Your Caregiver Self-Care

This module is filled with lessons for facilitators to acquire the tools to effectively teach caregivers how to take care of themselves.  Caregivers are often stressed, and research informs us that caregivers tend to suffer various chronic illnesses themselves when they do not take care of themselves.  In addition to basic stress management, there are lessons that openly confront the issues that caregivers face.  Facilitators are taught how to gently guide caregivers in achieving mastery, identifying and building on their and their family’s strengths, as well as orienting themselves and their families towards a greater resilience in the face of a devastating chronic illness in one (or more) of their members.  Every lesson has a quiz and at the end of the module, there is a final exam. 6 CEUs

Ambiguous/Disenfranchised Grief:  This lesson teaches facilitators that families uprooted by mental illness experience a deep sense of loss in concert with the loss experienced by their loved ones.  The lesson includes discussion of ambiguous loss and disenfranchised grief, strategies for managing this kind of loss, and assisting families in developing narratives about their experiences.

Boundaries: This is a core lesson since interpersonal relationships are formed by defining, refining, and implementing boundaries.  This lesson covers the what, the how, the why of boundaries, building blocks of forming boundaries, barriers to implementing healthy boundaries, strategies for disabling the enabling, a review of I-Messages, the 10 laws of healthy boundaries, and a variety of activities to implement as facilitators.

Guilt & Responsibility: Exploring what guilt and responsibility are enables facilitators to affirm caregiver’s lived experience and offer strategies towards implementing effective strategies in managing a more healthy and respective interpersonal milieu with the family. Strategies covered include worksheets about guilt and responsibility, exercises around powerlessness, Byron Katie’s “The Work,” and various worksheets that are used as discussion points for responsibility and what independence looks like.

Loss & Forgiveness: This lesson uses a review of ambiguous loss as a foundation for understanding forgiveness and guiding facilitators to offering hope through understanding how important forgiveness is in assisting caregivers to embrace a better balance for themselves and their families.  Strategies include affirmations, mindfulness, Plante’s “Seven Rules of Forgiveness,” The Serenity Prayer, and reviewing and rewriting the narratives that prevent caregivers from moving forward and modeling for their families how to grow through the experiences of loving a family member with a mental illness/brain disorder.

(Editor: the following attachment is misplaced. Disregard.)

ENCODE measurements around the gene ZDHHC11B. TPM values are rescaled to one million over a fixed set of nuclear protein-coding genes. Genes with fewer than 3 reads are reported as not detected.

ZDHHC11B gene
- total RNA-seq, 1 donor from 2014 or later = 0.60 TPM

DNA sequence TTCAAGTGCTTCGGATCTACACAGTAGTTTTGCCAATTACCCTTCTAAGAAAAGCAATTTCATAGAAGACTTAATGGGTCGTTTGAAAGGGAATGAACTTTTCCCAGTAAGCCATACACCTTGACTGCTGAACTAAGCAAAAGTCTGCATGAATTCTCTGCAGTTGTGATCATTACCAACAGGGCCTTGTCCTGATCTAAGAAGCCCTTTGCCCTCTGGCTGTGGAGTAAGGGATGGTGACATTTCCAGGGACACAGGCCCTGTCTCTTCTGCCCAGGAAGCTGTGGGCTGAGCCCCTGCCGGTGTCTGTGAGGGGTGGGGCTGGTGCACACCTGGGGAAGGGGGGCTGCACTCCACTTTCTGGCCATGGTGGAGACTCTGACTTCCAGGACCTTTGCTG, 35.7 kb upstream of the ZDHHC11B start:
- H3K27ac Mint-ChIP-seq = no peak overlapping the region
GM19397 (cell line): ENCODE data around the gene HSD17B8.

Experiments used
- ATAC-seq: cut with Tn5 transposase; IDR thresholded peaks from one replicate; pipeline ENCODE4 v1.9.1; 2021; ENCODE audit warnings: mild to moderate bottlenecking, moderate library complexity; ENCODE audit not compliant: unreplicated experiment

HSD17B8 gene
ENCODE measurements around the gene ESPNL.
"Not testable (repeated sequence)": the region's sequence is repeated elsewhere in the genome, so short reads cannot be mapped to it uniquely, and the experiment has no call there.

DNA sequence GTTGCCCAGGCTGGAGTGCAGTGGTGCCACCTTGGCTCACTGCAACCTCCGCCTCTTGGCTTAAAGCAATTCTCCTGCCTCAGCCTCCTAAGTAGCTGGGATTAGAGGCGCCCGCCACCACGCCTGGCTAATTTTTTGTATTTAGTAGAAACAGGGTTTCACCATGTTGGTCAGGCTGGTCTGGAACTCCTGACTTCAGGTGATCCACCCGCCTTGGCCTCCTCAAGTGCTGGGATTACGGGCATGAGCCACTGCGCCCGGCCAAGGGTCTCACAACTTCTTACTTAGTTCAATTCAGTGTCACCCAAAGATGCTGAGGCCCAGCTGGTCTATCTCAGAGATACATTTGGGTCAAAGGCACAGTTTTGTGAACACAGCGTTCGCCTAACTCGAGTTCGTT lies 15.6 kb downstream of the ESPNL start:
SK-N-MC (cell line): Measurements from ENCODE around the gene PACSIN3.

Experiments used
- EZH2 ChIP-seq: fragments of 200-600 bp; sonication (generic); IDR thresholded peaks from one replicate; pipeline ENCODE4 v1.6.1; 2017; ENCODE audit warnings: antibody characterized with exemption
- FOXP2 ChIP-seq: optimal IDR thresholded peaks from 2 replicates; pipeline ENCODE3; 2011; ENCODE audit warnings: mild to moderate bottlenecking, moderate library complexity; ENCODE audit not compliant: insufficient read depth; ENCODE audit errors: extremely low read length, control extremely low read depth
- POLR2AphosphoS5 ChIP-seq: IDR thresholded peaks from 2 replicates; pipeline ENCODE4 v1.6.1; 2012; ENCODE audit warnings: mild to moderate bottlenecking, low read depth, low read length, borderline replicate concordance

Self-Care: Self-Care is essential for participants to understand, implement, and apply to their situations.  Facilitators are taught about the impact of serious mental illness on the family, strategies specifically for caregivers, and general self-care.  Materials incorporated include TED talk by Guy Winch, CBT, stress management strategies, and suggestions for group activities.

Seven C’s: The Seven C’s are an acronym for easily remembering the basics: I did not Cause the illness, I cannot Control the illness, I cannot Cure the illness.  I can Care about my loved one, I can Communicate clearly.  I can make healthy Choices and Celebrate where I am today.  Resources used in this lesson include the Rivers “The seven challenges workbook,” which is a structured, intensive, exploration  of seven challenging skills for a lifetime of better communication in work, family, friendship & community.  Other skills include LEAP, The Work, and One Liners (Cline & Fay).

Silent Agreements: Silent agreements are the unspoken rules of relationships, especially family relationships.  These are the underlying assumptions and expectations for how family members are to conduct themselves.  Facilitators will acquire skills in identifying the Silent Agreements that underlie how families function, whether and how to challenge them, and promote greater mindfulness of interpersonal relationships.  This lesson includes Maslow’s Hierarchy of Needs, The Work, Johnson’s Hidden Victims/Hidden Healers for caregivers, review the 7 C’s, Boundaries.